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VI Shortcuts & Commands For Newbies

Posted on October 31, 2012 by Anthony James Founder/CEOAnthony James Founder/CEO

This is a collection of some of the basic VI commands and shortcuts for newbies. You’ll find yourself needing this if you are coding or scripting inside of the unix/linux command line using VI.
Command Mode: Accepts commands, which are usually in the form of individual letters. Example, a and i.
You can use h, j, k and I to navigate in similar ways as the up and down arrow. Not needed if you have an up and down arrow on your keyboard.
Yank – Term used to copy files. Use YY to yank text. Navigate to the line you wish to yank and type yy make sure you are in command mode.
2yy will yank 2 lines, 4yy will yank 4 lines. Precede the YY command with the number of lines you would like to yank.

a – append text after cursor
A – append text to end of current line
p – Command will paste the yanked line(s) contents starting on the line after your cursor.
P – Upper case P will paste the yanked line(s) starting on the line before our cursor
G – Takes you to specified line
H – Takes the cursor to the top of the page
L – Takes the cursor to the bottom of the page
o – inserts a new line below the line your cursor is on and inserts into insert mode for typing.
u – undo any change, must be in command mode and only goes back one change.
w – Move over one word at a time
Shift + G– Takes you to the bottom of the page
Page up and down in VI
Shift + f Page down (forward)
Shift + b page up (backward)
note* The keyboard page and and page down keys work the same
Change text – cc-allows you to change the entire line (basically removes the line and inserts into insert mode) cw to replace just one word on the line the current word your mouse is over.
Search – search forward type / and ? searches backwards; both followed immediately by the term to search for.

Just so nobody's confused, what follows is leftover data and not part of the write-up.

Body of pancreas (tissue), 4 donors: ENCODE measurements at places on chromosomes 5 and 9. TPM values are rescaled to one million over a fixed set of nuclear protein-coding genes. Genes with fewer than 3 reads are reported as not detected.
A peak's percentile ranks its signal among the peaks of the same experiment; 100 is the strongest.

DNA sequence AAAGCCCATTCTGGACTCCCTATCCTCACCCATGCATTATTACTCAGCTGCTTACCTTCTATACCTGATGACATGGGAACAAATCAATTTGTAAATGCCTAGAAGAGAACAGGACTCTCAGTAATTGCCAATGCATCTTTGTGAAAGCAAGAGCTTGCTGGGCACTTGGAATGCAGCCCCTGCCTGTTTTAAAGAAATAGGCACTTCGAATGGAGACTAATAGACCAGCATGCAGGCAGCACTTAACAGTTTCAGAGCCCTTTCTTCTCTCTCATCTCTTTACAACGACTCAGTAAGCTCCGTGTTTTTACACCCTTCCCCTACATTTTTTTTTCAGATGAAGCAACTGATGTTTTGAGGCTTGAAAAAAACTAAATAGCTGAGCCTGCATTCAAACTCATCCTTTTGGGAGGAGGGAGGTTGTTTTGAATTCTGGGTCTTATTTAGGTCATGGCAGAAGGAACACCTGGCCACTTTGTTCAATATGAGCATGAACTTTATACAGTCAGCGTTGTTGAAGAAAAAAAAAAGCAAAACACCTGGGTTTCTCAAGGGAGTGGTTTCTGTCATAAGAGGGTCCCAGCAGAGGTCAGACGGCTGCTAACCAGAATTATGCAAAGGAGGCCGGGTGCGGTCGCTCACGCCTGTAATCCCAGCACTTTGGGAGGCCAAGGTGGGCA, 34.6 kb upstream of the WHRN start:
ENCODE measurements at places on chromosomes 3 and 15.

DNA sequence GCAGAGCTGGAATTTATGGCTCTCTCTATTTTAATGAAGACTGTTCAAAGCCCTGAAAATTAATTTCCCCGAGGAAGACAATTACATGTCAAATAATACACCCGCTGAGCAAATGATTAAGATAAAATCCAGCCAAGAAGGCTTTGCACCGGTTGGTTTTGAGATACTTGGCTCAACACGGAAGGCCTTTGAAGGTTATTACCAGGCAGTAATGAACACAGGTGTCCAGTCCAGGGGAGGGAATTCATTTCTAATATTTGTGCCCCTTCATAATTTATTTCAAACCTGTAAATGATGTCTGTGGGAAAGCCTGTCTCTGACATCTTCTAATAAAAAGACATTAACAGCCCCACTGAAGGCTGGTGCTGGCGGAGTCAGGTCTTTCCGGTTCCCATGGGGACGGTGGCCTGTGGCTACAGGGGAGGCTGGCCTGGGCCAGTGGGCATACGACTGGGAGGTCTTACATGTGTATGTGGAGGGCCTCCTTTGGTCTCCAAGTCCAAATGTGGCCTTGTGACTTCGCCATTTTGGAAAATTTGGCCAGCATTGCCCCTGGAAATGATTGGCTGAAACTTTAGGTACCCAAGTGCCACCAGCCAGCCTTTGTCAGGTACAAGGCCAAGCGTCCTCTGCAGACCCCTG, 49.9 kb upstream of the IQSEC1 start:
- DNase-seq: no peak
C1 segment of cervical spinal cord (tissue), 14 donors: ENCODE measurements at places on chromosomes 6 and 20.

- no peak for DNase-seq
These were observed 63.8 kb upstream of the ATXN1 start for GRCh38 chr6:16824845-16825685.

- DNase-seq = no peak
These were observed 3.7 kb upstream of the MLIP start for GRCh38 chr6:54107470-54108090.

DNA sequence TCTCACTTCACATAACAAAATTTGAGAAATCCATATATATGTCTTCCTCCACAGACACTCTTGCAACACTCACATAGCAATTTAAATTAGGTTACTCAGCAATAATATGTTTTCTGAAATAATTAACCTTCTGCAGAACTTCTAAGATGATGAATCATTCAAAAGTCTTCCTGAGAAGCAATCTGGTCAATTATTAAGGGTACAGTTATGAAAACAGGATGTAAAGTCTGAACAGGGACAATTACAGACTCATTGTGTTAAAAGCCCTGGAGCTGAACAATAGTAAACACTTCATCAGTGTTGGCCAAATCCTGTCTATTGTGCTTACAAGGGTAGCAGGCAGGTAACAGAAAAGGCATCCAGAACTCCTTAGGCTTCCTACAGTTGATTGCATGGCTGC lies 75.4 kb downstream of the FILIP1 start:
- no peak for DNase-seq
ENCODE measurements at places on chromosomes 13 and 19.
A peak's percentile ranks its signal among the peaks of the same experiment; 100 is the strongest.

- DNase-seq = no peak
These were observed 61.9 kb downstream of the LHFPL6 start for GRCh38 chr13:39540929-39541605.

:%s/foo/bar will replace the first occurrence of foo with bar, operating on every line in the buffer.
:%s/foo/bar/g will replace every occurrence of foo with bar, operating on every line in the buffer.
:s/foo/bar will replace the first occurrence of foo with bar, operating on the current line.
:s/foo/bar/g will replace every occurrence of foo with bar, operating on the current line.
Also very helpful is the /c flag – it will allow you to confirm each replacement match, depending on the above criteria for searching.
n – moves to next occurrence of search string
N – move to next occurrence of search string in opposite direction
Ex mode: Enter ex mode from command mode with “:”. Use this to save or manipulate files. This mode is also referred to as colon commands
Replace text – :%s/fine/ one – this replaces all occurs of “fine” with “one”
% represents “global changes to all occurrences” replace to a line number, ending line number of comma.
:= – returns number of current line
:w filename – writes contents of file to a new filename.
Insert Mode: Enables you to insert and edit text. The Esc key exits insert mode and returns you back to command mode.
R – enters the insert mode to replace text not insert text. It will replace text until it hits a space. After a space you must start typing over the text for it to apply or it will just push text down.
i – used to insert text and not replace it. Pushes existing text down.
ZZ– Save and quit in 2 key strokes instead of wq!
:w – Saves changes without quitting
:wq – Saves changes and quits
:q! – Quits without saving changes.
:e /file.txt will load the new file.txt into the vi editor for editing. This will only occur if the current changes to the current file being edited are saved.
:r allows you to bring contents of an old file into a new one.
:! Allows you to run shell commands from within vi. Such as :!mkdir tes


Image of djf
8 years ago

I would add:
for a quick save and quit ( WHY: two characters instead of three 😉

Image of hk
3 years ago

dd is to delete a line
2dd is to delete 2 lines

Image of Hasanuddin Khaja
Hasanuddin Khaja
3 years ago

10,20s/^/#/g will comment out from line number 10 to 20 at the begining.

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